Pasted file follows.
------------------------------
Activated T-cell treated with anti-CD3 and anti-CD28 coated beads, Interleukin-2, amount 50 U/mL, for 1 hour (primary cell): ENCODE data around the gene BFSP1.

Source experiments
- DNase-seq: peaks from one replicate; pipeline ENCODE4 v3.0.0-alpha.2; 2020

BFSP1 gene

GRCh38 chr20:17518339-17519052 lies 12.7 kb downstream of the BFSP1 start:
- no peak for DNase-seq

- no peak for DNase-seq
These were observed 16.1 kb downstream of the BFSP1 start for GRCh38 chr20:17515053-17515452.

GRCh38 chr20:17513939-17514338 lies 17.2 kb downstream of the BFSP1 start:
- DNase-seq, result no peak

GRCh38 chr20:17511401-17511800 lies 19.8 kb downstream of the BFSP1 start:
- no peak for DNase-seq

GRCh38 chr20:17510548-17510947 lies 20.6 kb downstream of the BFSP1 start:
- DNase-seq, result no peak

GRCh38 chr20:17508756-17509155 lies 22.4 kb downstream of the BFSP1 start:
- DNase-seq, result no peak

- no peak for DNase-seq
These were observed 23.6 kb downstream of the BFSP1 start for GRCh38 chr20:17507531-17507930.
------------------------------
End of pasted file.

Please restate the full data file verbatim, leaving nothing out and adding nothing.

Activated T-cell treated with anti-CD3 and anti-CD28 coated beads, Interleukin-2, amount 50 U/mL, for 1 hour (primary cell): ENCODE data around the gene BFSP1.

Source experiments
- DNase-seq: peaks from one replicate; pipeline ENCODE4 v3.0.0-alpha.2; 2020

BFSP1 gene

GRCh38 chr20:17518339-17519052 lies 12.7 kb downstream of the BFSP1 start:
- no peak for DNase-seq

- no peak for DNase-seq
These were observed 16.1 kb downstream of the BFSP1 start for GRCh38 chr20:17515053-17515452.

GRCh38 chr20:17513939-17514338 lies 17.2 kb downstream of the BFSP1 start:
- DNase-seq, result no peak

GRCh38 chr20:17511401-17511800 lies 19.8 kb downstream of the BFSP1 start:
- no peak for DNase-seq

GRCh38 chr20:17510548-17510947 lies 20.6 kb downstream of the BFSP1 start:
- DNase-seq, result no peak

GRCh38 chr20:17508756-17509155 lies 22.4 kb downstream of the BFSP1 start:
- DNase-seq, result no peak

- no peak for DNase-seq
These were observed 23.6 kb downstream of the BFSP1 start for GRCh38 chr20:17507531-17507930.